Miami Marlins infielder Miguel Rojas, who tested positive for COVID-19 last season, said his time away gave him a renewed appreciation for the game of baseball. File Photo by Kamil Krzaczynski/UPI | License Photo
MIAMI, Feb. 27 (UPI) -- The Miami Marlins were arguably the MLB team most impacted by COVID-19 in 2020. They'll be one of 28 teams that start MLB spring training games Sunday with a renewed sense of optimism and appreciation for baseball.
"It's going to be a full season, so let's see what we are made of," Marlins infielder Miguel Rojas told reporters Wednesday on a Zoom video conference.
All 30 MLB teams reported to camps last week, with half the league at training facilities in Florida and the other half in Arizona. The reporting dates came almost exactly a year after teams reported in 2020.
Last year's preseason slate suddenly stopped in March, though, because of the coronavirus pandemic, which prompted an unprecedented MLB season.
Forty-three 43 games were postponed and two were canceled last season due to COVID-19. Nearly 100 people within MLB clubhouses tested positive for COVID-19.
The Marlins had 18 players and two coaches return positive COVID-19 test results over an eight-day span from late July through early August. That meant constant lineup changes and a week's worth of suspended games, which impacted other teams' schedules.
Rojas, a leader in the Marlins clubhouse, was forced off the field for three weeks because he tested positive for COVID-19. He continued to follow the team on TV and tweeted about games in real time to maintain his relationship with fans.
Despite Rojas' absence and a revolving-door roster, the Marlins made the playoffs for the first time since 2003.
"Seeing what they did from the TV was special and got me excited, but it's nothing compared to being there in person, doing it with them and grinding every day with the boys," Rojas said.
Teams were about two-thirds of the way through their preseason schedules when last spring's hiatus started. They returned for summer camp sessions about four months later and started the season July 23.
MLB had 57 players and 34 staff members test positive for COVID-19 last season. The league announced last week that 13 people -- nine players and four staff members -- tested positive for COVID-19 through the first week of spring training.
The six-week 2021 spring schedule should allow for a more methodical transition into the season, which is key for a league that prioritizes long-term development and consistency.
It also will help players acclimate to a standard 162-game schedule, instead of the 60 games played in 2020.
"Last year was tough because of the start and stop and ramping up fairly quickly," Marlins manager Don Mattingly told reporters Wednesday on a Zoom conference call. "Guys weren't supposed to be working out or doing things.
"The six weeks allows pitchers to build at a pace and position players to get at bats to be consistent and build toward a season. The 162 games obviously changes things. You have to look at depth more and giving guys days off."
Intake system, 2021 protocol
Marlins CEO Derek Jeter admitted amid the July-August breakout that players developed a "false sense of security" and weren't wearing masks to spark the surge. MLB has a different approach this preseason to prevent similar outbreaks.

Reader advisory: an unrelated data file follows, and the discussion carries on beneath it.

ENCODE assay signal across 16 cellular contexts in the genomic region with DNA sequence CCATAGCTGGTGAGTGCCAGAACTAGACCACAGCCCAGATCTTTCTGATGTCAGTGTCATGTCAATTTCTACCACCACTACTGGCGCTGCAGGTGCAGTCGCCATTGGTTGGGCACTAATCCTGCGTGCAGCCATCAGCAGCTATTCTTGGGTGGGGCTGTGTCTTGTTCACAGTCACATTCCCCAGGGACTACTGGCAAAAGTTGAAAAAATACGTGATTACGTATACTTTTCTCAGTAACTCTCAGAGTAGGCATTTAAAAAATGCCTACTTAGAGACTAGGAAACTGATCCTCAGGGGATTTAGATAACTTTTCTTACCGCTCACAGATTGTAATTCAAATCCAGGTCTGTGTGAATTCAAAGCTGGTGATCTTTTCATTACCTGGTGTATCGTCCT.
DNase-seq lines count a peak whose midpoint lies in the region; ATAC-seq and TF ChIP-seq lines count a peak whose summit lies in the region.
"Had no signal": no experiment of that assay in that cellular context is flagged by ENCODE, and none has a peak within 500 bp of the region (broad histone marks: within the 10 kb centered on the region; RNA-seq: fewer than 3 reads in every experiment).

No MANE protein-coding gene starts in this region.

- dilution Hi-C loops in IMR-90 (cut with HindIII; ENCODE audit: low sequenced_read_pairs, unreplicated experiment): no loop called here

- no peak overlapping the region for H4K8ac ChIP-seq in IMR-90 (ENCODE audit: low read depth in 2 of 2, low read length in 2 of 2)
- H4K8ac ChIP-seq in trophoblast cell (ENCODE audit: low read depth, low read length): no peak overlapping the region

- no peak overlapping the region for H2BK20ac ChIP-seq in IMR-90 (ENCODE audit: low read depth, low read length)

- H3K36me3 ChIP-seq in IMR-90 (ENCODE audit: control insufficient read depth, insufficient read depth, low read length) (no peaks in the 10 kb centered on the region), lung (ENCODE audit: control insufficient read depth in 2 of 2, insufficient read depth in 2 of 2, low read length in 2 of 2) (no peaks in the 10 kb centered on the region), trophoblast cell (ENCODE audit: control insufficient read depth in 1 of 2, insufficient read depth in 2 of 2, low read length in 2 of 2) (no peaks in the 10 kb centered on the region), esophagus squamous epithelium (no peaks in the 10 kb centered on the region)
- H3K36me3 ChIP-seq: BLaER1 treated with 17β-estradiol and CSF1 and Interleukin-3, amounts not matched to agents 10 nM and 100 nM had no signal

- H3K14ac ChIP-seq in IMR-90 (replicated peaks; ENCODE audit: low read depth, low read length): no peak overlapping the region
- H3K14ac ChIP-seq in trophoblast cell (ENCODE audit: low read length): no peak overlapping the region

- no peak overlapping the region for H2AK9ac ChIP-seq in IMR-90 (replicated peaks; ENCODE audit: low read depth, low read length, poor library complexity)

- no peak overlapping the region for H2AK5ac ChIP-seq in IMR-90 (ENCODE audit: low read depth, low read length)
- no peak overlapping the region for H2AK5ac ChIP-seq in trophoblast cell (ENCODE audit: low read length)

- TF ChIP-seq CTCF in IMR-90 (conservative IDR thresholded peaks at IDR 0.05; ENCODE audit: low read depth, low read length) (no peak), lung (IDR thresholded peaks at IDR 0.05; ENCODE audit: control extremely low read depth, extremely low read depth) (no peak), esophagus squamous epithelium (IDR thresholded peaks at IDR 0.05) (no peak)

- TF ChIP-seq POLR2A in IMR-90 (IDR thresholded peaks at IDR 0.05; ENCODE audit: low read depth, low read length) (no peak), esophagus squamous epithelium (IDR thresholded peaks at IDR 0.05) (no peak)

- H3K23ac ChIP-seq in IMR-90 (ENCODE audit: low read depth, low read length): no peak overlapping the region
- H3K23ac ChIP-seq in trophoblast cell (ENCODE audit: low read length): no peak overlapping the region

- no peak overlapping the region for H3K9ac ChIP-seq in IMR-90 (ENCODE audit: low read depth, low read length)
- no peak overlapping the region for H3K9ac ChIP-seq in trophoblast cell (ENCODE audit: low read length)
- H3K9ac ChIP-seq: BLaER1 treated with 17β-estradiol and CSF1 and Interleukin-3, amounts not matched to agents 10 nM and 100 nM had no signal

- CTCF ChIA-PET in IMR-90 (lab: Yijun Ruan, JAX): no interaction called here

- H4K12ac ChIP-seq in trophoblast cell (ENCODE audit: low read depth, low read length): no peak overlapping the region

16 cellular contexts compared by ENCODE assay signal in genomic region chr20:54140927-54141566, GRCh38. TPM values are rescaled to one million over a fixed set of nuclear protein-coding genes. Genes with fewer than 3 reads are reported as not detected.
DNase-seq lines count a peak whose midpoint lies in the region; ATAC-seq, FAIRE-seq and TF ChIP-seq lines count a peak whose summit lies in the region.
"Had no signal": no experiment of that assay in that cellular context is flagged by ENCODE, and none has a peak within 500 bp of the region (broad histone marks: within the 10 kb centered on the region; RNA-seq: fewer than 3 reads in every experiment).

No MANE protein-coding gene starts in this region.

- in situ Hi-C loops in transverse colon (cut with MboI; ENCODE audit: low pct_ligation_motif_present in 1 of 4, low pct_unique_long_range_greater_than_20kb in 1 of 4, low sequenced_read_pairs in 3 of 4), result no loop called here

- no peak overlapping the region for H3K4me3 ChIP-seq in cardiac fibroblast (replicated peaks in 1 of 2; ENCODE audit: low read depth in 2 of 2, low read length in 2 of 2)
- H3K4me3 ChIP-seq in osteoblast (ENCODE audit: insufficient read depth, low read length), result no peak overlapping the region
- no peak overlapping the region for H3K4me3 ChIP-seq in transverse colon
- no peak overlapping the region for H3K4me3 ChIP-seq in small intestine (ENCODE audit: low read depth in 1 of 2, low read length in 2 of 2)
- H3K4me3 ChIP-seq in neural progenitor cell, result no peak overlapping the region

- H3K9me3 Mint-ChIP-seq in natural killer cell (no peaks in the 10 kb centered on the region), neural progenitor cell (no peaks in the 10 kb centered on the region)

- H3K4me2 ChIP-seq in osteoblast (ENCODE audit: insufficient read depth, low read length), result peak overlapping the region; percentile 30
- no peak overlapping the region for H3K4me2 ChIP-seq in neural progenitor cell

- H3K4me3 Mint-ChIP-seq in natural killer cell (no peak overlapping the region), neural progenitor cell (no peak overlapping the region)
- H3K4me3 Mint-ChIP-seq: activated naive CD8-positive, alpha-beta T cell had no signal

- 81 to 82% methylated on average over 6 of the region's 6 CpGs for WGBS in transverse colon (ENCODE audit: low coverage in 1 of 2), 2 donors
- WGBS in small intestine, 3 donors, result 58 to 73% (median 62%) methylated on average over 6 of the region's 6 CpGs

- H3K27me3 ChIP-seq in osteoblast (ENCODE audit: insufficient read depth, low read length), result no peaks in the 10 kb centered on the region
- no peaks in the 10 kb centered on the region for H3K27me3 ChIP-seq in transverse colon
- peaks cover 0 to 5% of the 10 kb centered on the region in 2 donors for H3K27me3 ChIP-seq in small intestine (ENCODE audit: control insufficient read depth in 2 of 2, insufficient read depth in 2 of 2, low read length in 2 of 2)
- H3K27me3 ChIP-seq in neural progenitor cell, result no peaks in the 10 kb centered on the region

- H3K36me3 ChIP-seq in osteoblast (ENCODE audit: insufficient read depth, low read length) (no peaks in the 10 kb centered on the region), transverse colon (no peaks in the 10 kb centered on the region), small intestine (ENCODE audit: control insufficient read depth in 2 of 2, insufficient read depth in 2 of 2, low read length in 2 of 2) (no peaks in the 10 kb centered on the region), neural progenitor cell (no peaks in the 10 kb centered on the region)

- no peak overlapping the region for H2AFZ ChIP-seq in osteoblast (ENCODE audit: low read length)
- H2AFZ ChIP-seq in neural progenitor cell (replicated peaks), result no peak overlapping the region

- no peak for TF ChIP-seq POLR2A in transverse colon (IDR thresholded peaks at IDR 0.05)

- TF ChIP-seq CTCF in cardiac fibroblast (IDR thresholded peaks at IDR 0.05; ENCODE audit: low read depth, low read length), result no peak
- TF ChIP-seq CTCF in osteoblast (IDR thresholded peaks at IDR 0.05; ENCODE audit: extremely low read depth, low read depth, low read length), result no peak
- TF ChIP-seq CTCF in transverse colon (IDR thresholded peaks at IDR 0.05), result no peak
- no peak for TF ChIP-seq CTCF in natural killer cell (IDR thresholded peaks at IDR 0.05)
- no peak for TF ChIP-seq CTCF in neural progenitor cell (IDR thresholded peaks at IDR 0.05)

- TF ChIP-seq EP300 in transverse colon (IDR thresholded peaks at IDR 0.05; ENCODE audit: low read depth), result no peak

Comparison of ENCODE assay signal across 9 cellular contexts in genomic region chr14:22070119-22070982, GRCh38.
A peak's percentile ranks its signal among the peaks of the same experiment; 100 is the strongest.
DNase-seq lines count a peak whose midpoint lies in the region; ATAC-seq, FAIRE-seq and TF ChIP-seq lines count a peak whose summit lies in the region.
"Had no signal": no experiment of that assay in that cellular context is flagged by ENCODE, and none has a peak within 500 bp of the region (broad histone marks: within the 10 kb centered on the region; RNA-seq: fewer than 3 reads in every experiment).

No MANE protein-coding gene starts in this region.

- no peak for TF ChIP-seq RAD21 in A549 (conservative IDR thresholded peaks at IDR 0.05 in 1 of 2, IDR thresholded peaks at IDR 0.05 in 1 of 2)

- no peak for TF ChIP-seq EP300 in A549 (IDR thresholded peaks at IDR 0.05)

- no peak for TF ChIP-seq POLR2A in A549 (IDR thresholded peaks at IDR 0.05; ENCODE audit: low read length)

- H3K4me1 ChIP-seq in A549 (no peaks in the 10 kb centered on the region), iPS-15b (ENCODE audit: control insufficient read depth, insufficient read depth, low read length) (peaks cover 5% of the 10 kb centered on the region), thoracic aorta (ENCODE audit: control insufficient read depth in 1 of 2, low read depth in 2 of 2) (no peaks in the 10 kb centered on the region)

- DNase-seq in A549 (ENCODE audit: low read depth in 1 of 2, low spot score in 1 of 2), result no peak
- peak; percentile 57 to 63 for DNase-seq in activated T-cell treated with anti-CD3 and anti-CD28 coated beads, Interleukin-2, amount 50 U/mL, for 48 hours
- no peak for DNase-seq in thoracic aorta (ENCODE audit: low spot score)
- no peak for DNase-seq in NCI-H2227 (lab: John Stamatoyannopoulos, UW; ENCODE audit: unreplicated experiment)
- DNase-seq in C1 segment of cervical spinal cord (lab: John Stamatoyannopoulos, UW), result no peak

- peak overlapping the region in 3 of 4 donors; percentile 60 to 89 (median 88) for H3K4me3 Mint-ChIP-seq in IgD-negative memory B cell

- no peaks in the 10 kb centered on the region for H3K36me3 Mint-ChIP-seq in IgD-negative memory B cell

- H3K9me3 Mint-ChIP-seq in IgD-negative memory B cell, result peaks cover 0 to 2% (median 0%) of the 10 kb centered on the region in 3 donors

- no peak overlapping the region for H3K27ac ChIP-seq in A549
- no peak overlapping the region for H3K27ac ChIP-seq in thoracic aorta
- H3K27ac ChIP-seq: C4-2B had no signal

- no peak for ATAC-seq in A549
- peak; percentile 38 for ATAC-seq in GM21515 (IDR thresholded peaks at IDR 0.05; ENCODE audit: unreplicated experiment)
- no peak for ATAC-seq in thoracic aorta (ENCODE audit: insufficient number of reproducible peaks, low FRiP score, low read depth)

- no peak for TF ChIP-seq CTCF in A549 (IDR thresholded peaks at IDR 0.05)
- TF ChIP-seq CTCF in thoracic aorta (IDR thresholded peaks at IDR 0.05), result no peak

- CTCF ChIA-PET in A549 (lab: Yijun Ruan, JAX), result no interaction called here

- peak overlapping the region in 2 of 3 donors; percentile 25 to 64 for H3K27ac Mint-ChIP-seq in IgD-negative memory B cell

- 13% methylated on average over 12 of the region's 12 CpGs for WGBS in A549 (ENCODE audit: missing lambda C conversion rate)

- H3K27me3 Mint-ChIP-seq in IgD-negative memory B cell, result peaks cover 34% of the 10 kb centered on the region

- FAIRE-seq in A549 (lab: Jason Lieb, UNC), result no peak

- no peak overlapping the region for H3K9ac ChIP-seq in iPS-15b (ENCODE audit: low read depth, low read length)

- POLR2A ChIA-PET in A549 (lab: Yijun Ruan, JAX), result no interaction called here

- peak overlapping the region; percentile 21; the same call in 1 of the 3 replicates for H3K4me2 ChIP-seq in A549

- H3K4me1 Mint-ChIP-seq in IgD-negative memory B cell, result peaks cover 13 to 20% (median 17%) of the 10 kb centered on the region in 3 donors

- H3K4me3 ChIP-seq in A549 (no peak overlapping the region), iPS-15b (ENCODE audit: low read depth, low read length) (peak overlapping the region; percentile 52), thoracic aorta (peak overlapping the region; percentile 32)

Players this year had to clear intake testing protocol when they arrived at their team facilities. The intake process started with a five-day at-home quarantine. Players then took diagnostic/PCR and antibody tests. They weren't given access to team facilities until their intake screening results were back.
Players who cleared that stage of the protocol will be tested every other day during spring training, the regular season and postseason. Symptom screens and temperature checks will be recorded twice daily.
It will be up to players in leadership roles to enforce accountability within clubhouses. That's something new Marlins general manager Kim Ng have reinforced to players and staff members.
MLB strengthened its protocol in the middle of last season. The league added compliance officers to travel with teams to enforce regulations. MLB also required players to wear masks more frequently and threatened suspensions for repeated violations of the health and safety measures.
Players who test positive for COVID-19 this season will be required to isolate for at least 10 days. They also will be monitored by team medical staff.
Players can return to their teams when they are cleared by a joint committee and team doctor, have a cardiac evaluation and are determined not to be at risk of infecting others.
"Even though we have these rules, each and every one of us has to make sure we are a part of this process," Ng said.
The 2021 season starts April 1 and ends Oct. 3.
First spring training games
Pirates at Orioles at 1:05 p.m. EST
Nationals at Cardinals at 1:05 p.m. EST
Red Sox at Twins at 1:05 p.m. EST
Phillies at Tiger at 1:05 p.m. EST
Braves at Rays at 1:05 p.m. EST
Marlins at Astros at 1:05 p.m. EST
Blue Jays at Yankees at 1:05 p.m. EST
Reds at Indians at 3:05 p.m. EST
Dodgers at Athletics at 3:05 p.m. EST
Angels at Giants at 3:05 p.m. EST
Rangers at Royals at 3:05 p.m. EST
Brewers at White Sox at 3:05 p.m. EST
Diamondbacks at Rockies at 3:10 p.m. EST
Padres at Mariners at 3:10 p.m. EST
Mets at Marlins at 1:05 p.m. EST
Cubs at Padres at 3:10 p.m. EST
First regular season games
Blue Jays at Yankees at 1:05 p.m. EDT
Indians at Tigers at 1:10 p.m. EDT
Orioles at Red Sox at 2:10 p.m. EDT
Twins at Brewers at 2:10 p.m. EDT
Pirates at Cubs at 2:20 p.m. EDT
Braves at Phillies at 3:05 p.m. EDT
Dodgers at Rockies at 4:10 p.m. EDT
Diamondbacks at Padres at 4:10 p.m. EDT
Cardinals at Reds at 4:10 p.m. EDT
Rangers at Royals at 4:10 p.m. EDT
Rays at Marlins at 4:10 p.m. EDT
Mets at Nationals at 7:09 p.m. EDT
White Sox at Angels at 10:05 p.m. EDT
Astros at Athletics at 10:07 p.m. EDT
Giants at Mariners at 10:10 p.m. EDT